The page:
General manager Zach Elkin remembers the exact day Signature Kitchen Suite decided to build an experience center. “It was April 3rd, 2016,” he tells Business of Home. “My first day on the job.”
For a brand courting the luxury market, it’s not enough to just open a new showroom anymore. In a world dominated by high-speed, low-impact media, an immersive experience—the more hands-on the better—is quickly becoming de rigueur. For Elkin, the question wasn’t whether to do it, but where.
“The experience and design center conversation was easy,” says Elkin, speaking after the flagship location opened for business in early January. “The tough conversation was about Napa.”
Tough is not a word normally associated with Napa. Nestled in a valley to the north of the San Francisco Bay, the region is all rolling hills, vineyards and restaurants with string-lit terraces. The heart of Northern California wine country, Napa is the kind of place where well-to-do city dwellers take weekend trips and Uber drivers moonlight as sommeliers. However, at fifty miles from the nearest major airport, the location would give many executives pause.
Founded in 2016 as an offshoot of South Korean electronics giant LG, Signature Kitchen Suite is a bit of a hybrid. Its management staff operates independently from the parent company, giving it a tight-knit, start-up feel. However, the company is undeniably part of a large corporation—one that has its own extensive line of kitchen appliances. When he joined, Elkin faced the double task of drawing a distinction between Signature Kitchen Suite and LG, and also standing out in an increasingly competitive field.
His strategy was to sharply define the brand’s customer—a well-off, tech-savvy, food-focused consumer that the company calls a “Technicurean.” In short, a digital native who buys wild-caught salmon and reads Mark Bittman (Bittman is a brand partner). It’s a distinct audience, but in a culture where a deeper awareness of food is on the rise, it’s a growing one—especially among the affluent.
The company's products are all zeroed in on this demographic. At a time when the average American consumer didn't know how to pronounce sous vide, their flagship range was the first on the market to include a built-in sous vide unit. The company’s latest offerings include a sleek wine storage column that not only controls for light and heat, but almost completely eliminates vibration. These are the kind of distinctions designed to appeal to a consumer that takes food and wine quite seriously. In other words, the kind of person who has been (or wants to go) to Napa.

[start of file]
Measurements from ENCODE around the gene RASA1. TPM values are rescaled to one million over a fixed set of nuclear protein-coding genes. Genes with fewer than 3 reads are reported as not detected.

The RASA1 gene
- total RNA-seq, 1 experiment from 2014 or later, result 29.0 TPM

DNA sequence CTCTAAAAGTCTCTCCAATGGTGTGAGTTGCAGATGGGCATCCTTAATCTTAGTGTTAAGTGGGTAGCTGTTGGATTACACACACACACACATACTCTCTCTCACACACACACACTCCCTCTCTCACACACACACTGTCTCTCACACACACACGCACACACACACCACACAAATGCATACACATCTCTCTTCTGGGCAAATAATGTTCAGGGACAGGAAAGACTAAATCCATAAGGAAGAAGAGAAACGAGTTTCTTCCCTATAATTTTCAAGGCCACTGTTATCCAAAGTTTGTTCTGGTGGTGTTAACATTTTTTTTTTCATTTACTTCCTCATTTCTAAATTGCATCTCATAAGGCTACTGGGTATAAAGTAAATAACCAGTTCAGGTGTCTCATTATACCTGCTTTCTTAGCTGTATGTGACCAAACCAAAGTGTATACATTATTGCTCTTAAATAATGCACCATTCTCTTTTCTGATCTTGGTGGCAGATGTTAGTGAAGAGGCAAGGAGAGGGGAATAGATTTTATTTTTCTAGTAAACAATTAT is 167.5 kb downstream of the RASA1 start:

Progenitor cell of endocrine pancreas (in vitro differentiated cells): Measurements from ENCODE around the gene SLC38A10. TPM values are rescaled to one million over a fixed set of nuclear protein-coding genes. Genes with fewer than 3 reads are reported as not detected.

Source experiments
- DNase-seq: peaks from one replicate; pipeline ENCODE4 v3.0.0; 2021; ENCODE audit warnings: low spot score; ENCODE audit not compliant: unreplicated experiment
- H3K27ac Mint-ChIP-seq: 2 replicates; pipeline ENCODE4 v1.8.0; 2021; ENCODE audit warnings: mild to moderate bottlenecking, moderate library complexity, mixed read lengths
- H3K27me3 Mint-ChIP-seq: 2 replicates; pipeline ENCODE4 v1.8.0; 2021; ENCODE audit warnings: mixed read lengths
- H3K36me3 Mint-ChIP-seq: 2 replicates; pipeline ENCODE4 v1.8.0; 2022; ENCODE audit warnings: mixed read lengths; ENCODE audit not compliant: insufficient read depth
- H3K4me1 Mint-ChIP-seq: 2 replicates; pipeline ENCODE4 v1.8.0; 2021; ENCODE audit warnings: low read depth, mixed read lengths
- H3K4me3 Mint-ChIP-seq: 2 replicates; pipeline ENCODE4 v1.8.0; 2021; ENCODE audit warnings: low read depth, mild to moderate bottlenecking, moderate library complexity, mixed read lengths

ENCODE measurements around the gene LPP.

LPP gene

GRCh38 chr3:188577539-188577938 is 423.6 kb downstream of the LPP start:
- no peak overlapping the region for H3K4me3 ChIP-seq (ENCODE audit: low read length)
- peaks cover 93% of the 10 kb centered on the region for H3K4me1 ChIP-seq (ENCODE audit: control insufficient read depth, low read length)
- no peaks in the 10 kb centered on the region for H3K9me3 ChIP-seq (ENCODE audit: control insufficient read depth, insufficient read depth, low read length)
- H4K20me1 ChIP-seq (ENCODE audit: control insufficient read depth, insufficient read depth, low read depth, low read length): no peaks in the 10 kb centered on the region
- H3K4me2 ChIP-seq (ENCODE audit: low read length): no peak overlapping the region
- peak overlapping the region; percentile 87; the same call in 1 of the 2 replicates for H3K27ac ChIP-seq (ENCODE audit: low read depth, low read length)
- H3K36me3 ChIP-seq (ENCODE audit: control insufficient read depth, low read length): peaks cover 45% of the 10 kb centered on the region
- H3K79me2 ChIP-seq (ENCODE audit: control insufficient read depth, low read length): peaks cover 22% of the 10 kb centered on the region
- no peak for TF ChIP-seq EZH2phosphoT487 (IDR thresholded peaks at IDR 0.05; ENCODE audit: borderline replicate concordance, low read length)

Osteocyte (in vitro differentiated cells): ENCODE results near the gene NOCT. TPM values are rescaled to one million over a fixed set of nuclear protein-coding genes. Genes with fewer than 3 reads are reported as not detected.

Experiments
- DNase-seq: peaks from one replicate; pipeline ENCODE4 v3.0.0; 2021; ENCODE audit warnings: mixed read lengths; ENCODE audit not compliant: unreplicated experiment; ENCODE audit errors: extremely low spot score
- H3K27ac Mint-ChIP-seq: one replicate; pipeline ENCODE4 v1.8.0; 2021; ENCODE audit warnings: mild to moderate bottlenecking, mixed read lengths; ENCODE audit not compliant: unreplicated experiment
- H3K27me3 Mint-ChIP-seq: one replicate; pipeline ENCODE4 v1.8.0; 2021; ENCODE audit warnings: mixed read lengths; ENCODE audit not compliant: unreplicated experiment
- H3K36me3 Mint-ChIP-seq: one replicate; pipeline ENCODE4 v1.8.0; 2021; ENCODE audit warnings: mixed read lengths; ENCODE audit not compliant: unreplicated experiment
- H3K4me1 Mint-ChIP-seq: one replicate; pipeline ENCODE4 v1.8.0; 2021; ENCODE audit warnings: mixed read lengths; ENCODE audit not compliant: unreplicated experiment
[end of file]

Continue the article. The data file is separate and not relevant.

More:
“There’s no other place in North America, not even in the world, where you have this convergence of technology, food and wine,” says Elkin. “And from conversations I’ve been having with designers, the reaction has been positive—who says no to Napa?”
The bet is that, even though an outpost at The Mart or the D&D might be more convenient for some, spending a weekend in Napa is sure to be a whole lot more pleasant. The brand has an ambitious plan—and a significant budget—to back their bet up, with ninety dealer and designer training sessions booked for the center’s first year of operation. Elkin also plans to host trade organization events like the NKBA’s 30 Under 30 awards and the annual board meeting of the ASID.
Indeed, winning over the design audience is crucial to Elkin’s approach. A majority of decisions about luxury appliances are made by designers and builders, not clients. “The design community are multipliers,” says Elkin. “We had a lot of dialog early on about what the pain points were. We wanted to know what conversations designers were having with clients about cooking—do they use gas? Electric? Our ranges are designed around their needs.”
Another advantage of Napa was space. Located in a business park not far from downtown, the center itself is 23,000 square feet—the size of ten to twenty design center showrooms. That scale allowed the brand to build a spacious demonstration kitchen where the brand can hold large-scale events. It also allowed their parent company to display a full range of its LG appliances in the building, including more value-oriented kitchen lines and other categories like laundry and home media. The hope is that designers will come for Signature Kitchen Suite, then get to know LG a little better while they’re at it.
It’s too soon to know how the venture will play out, but Elkin is looking ahead with excitement, not trepidation. He speaks enthusiastically about partnerships with local farms and wineries and a relationship with the nearby Culinary Institute of America—the kind of opportunities unique to the location. He acknowledges that Napa is an unconventional pick, and takes pride in it: “Anywhere else would have been settling.”